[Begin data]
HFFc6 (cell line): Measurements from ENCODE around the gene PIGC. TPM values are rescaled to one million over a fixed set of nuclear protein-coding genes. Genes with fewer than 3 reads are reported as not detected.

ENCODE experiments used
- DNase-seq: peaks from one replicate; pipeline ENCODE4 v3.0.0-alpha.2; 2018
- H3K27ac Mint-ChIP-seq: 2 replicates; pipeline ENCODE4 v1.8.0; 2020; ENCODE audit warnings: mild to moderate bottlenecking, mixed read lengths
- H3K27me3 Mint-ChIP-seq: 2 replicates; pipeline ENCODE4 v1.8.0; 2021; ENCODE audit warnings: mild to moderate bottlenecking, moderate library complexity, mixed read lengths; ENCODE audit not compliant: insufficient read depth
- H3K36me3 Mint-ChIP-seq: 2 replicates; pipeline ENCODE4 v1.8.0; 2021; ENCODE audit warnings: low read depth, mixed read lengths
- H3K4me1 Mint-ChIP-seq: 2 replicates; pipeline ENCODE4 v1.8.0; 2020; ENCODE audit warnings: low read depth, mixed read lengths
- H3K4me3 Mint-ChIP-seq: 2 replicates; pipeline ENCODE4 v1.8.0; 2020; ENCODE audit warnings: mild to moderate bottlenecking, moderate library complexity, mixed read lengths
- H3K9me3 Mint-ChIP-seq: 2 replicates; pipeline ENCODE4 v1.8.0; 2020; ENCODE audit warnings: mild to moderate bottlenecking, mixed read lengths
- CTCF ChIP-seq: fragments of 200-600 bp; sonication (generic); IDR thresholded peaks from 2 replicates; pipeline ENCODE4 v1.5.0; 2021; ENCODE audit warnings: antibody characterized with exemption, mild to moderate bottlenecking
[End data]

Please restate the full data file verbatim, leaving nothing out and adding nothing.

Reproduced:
HFFc6 (cell line): Measurements from ENCODE around the gene PIGC. TPM values are rescaled to one million over a fixed set of nuclear protein-coding genes. Genes with fewer than 3 reads are reported as not detected.

ENCODE experiments used
- DNase-seq: peaks from one replicate; pipeline ENCODE4 v3.0.0-alpha.2; 2018
- H3K27ac Mint-ChIP-seq: 2 replicates; pipeline ENCODE4 v1.8.0; 2020; ENCODE audit warnings: mild to moderate bottlenecking, mixed read lengths
- H3K27me3 Mint-ChIP-seq: 2 replicates; pipeline ENCODE4 v1.8.0; 2021; ENCODE audit warnings: mild to moderate bottlenecking, moderate library complexity, mixed read lengths; ENCODE audit not compliant: insufficient read depth
- H3K36me3 Mint-ChIP-seq: 2 replicates; pipeline ENCODE4 v1.8.0; 2021; ENCODE audit warnings: low read depth, mixed read lengths
- H3K4me1 Mint-ChIP-seq: 2 replicates; pipeline ENCODE4 v1.8.0; 2020; ENCODE audit warnings: low read depth, mixed read lengths
- H3K4me3 Mint-ChIP-seq: 2 replicates; pipeline ENCODE4 v1.8.0; 2020; ENCODE audit warnings: mild to moderate bottlenecking, moderate library complexity, mixed read lengths
- H3K9me3 Mint-ChIP-seq: 2 replicates; pipeline ENCODE4 v1.8.0; 2020; ENCODE audit warnings: mild to moderate bottlenecking, mixed read lengths
- CTCF ChIP-seq: fragments of 200-600 bp; sonication (generic); IDR thresholded peaks from 2 replicates; pipeline ENCODE4 v1.5.0; 2021; ENCODE audit warnings: antibody characterized with exemption, mild to moderate bottlenecking